International Journal of Adhesion & Adhesives 22 (2002) 179–185
Formation of a boundary layer of polyoleﬁns
adhesivelybonded to steel
M. Kalnins*, J. Ozolins
Chemical Technology Department, Institute of Polymer Materials, Riga Technical University, 14/24 Azenes street, Riga LV - 1048, Latvia
Accepted 15 October 2001
The change in peel strength A of adhesive joints of PE or ethylene copolymer with vinylacetate with steel, the thickness of a
residual adhesive layer h on a metal substrate after a cohesive fracture of the adhesive joints, and some structural characteristics of
this layer (content of cross-linked and low-molecular parts of the polymer and molecular weight) are studied as functions of a
contact time t under conditions of catalytic contact oxidation. The AðtÞ curves of both the studied polymers are similar. Fracture of
adhesive joints is of cohesive character, and h grows with contact time. The structure of the boundarylayer signiﬁcantlydiffers from
the bulk adhesive. Competing contact oxidation processesFcross-linking and destructionFproceed simultaneouslyin the adhesive
boundarylayer. The contact time function of an empirical quantityK; which estimates the ratio of contribution of two competing
contact oxidation processes, coincides with the t function of the ratio A
¼ A=h; which is a peel energyper unit volume of a polymer
layer involved in deformation followed by fracture and is determined by its strength-deformation characteristics. r 2002 Elsevier
Science Ltd. All rights reserved.
Keywords: A. Hot melt; B. Metals; C. Boundarylayers; D. Destructive testing
In our earlystudies, we have observed that the
adhesion interaction of a polyoleﬁn melt with steel leads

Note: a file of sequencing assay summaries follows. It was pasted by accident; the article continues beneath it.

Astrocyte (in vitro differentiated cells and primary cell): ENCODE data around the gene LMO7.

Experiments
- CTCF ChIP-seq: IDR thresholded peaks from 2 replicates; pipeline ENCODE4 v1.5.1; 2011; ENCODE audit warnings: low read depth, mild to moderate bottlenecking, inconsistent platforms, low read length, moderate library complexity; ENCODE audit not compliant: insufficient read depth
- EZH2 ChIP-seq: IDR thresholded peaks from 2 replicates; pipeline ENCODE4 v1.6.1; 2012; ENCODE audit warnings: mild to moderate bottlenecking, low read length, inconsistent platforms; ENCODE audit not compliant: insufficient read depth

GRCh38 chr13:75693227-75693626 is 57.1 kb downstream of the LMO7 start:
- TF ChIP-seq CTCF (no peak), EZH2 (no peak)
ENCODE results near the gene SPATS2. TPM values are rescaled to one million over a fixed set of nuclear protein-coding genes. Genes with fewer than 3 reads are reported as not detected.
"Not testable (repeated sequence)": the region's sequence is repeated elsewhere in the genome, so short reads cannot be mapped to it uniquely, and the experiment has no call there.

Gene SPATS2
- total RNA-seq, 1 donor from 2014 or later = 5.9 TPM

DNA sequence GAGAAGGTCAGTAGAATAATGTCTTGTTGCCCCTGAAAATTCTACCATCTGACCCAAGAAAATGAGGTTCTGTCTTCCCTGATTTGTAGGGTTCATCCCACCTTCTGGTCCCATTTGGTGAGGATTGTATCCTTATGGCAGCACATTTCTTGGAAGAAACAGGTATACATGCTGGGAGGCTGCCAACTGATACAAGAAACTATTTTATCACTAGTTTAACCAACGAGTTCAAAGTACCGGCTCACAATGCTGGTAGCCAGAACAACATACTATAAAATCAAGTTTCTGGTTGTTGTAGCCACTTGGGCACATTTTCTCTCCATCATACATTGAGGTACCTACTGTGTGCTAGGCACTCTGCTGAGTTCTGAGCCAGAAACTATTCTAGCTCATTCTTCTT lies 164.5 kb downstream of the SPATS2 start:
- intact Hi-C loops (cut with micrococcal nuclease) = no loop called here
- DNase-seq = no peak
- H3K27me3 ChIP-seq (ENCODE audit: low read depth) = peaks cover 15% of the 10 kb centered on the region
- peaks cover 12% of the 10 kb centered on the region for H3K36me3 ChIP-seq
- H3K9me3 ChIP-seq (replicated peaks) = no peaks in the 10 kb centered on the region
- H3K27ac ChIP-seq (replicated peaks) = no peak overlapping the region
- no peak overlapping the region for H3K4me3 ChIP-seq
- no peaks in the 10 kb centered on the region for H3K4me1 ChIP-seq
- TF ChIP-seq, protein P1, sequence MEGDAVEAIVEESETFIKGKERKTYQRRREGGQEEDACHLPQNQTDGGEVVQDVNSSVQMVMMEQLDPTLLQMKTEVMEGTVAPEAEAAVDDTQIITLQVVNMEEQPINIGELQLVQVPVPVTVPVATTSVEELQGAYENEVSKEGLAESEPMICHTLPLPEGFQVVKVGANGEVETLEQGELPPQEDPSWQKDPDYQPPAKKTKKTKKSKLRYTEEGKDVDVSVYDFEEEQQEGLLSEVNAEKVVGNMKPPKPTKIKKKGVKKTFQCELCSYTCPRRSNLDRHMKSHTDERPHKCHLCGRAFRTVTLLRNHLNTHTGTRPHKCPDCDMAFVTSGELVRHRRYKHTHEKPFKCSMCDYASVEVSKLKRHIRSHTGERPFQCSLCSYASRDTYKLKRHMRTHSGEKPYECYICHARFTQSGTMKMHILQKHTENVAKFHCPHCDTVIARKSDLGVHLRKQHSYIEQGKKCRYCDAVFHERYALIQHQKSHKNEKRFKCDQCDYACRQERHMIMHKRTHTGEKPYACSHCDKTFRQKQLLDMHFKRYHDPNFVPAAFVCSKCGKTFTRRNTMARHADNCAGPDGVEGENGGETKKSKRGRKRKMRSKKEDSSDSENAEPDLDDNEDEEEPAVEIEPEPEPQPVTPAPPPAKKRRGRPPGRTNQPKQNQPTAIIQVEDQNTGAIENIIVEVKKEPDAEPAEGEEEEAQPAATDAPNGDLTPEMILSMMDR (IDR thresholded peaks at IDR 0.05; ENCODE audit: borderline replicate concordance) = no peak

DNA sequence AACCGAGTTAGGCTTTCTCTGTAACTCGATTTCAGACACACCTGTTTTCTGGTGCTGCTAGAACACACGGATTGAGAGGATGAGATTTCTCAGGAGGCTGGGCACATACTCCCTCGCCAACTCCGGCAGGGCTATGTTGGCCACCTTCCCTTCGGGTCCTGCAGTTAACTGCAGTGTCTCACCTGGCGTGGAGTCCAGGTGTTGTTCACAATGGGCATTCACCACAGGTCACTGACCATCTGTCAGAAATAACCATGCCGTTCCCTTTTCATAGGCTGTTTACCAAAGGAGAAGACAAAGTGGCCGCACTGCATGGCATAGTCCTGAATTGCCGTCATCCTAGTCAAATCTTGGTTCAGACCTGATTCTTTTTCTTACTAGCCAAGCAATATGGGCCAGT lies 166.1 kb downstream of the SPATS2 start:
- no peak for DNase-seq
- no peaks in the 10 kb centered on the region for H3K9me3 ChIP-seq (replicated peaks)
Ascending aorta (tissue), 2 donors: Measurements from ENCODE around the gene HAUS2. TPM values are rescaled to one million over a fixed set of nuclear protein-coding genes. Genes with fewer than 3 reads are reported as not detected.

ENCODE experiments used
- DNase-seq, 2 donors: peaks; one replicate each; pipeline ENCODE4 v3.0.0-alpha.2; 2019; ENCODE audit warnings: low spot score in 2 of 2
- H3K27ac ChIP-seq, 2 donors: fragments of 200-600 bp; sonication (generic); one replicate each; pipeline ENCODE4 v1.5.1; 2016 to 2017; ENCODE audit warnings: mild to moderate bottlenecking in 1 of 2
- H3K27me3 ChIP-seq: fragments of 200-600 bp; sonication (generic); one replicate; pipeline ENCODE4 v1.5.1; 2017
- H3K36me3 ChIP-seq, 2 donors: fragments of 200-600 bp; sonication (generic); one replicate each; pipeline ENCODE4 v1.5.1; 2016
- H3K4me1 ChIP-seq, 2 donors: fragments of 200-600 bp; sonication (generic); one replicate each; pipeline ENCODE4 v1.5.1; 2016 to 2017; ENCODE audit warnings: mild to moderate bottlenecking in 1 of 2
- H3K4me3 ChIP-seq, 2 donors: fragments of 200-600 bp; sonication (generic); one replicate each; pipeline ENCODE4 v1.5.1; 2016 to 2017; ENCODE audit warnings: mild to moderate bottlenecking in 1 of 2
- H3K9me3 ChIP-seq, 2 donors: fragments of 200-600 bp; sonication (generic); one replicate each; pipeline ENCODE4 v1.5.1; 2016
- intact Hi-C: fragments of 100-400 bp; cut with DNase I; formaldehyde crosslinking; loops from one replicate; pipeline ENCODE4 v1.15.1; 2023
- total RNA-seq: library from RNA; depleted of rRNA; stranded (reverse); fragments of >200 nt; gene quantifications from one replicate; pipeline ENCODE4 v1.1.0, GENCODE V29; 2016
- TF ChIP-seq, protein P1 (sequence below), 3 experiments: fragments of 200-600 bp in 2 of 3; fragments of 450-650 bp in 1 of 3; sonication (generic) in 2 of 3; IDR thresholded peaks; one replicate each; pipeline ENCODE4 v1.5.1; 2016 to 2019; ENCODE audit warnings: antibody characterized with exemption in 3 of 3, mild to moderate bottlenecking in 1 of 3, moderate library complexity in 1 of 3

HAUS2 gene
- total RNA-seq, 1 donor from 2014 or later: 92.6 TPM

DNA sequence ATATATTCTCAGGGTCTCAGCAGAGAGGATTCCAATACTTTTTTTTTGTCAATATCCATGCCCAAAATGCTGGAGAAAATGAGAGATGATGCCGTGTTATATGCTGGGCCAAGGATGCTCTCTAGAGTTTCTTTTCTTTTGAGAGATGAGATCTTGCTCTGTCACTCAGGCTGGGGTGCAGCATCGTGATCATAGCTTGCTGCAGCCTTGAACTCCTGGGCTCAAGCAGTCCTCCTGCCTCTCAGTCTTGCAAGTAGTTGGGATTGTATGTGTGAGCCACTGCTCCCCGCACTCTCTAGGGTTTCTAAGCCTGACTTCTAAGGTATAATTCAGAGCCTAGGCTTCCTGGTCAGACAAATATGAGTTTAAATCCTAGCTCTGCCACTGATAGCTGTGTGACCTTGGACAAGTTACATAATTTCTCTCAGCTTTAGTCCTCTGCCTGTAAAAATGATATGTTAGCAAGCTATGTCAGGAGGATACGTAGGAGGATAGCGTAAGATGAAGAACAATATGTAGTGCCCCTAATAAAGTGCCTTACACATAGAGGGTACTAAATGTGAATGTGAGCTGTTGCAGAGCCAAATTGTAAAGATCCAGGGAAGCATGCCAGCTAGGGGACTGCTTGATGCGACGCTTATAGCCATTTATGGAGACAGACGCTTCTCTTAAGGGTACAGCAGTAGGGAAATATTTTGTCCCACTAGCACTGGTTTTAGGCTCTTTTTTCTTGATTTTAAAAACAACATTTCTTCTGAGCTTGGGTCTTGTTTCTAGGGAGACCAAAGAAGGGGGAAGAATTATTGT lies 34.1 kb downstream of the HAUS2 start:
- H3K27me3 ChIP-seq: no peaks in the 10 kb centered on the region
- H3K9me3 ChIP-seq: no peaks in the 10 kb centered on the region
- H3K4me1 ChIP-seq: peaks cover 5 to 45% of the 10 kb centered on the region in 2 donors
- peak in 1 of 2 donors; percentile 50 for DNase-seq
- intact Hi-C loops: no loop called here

to the formation of a cohesivelyweak polymer
boundary layer. An adhesive joint always breaks in the
adhesive [1,2] (the fracture under the action of highly
polar liquids, when the interfacial separation takes
place, is an exception ). A fracture front usuallylies
at a distance of at least several tens of nanometers from
the interface. In comparison with the bulk, the structure
of the boundarylayer is less organized . This agrees
well with the conception of a weak boundarylayer
offered long ago byBikerman .
The experimental data surveyed in [6,7] show that the
cohesive characteristics of the boundarylayer are
affected bythe contact thermooxidation reactions of
the polymer catalyzed by iron surface compounds.
Oxygen from several sources can take part in the
contact thermooxidation, namelyoxygen which diffuses
through the polymer layer, oxygen captured at the
interface, and, ﬁnally, oxygen which is absorbed or
chemisorbed bythe metal surface oxide.
The main features of contact thermooxidation (oxy-
gen uptake, carbon dioxide evolution, change in the
carbonyl group content, and change in the layer weight)
studied under conditions of a free access of oxygen
through the polymeric layer are kinetically interrelated
with the change in peel strength A . The dependence
of the rate of change of individual kinetic parameters of
contact thermooxidation as well as of A on the thickness
of the adhesive layer and on the contact temperature can
be described bya simple equation. The dependence of A
on the contact time t can be described byan expression
based on the assumption that the magnitude of A is
controlled bytwo main competing processes, namelythe
accumulation of oxygen-containing groups and the
oxidative cross-linking which increase the A values, on
the one hand, and the reactions of oxidative destruction
which decrease A; on the other hand .
During oxidation in contact with steel, the iron
compounds dissolve and penetrate into the bulk of a
polyethylene layer . The intensity of dissolution
correlates with the rate of contact oxidation. The
proﬁles of the iron compounds content are determined.
*Corresponding author. Tel.: +371-7-616918; fax: +371-7901460.
E-mail address: email@example.com (M. Kalnins).
0143-7496/02/$ - see front matter r 2002 Elsevier Science Ltd. All rights reserved.
PII: S 0143-7496(01)00053-7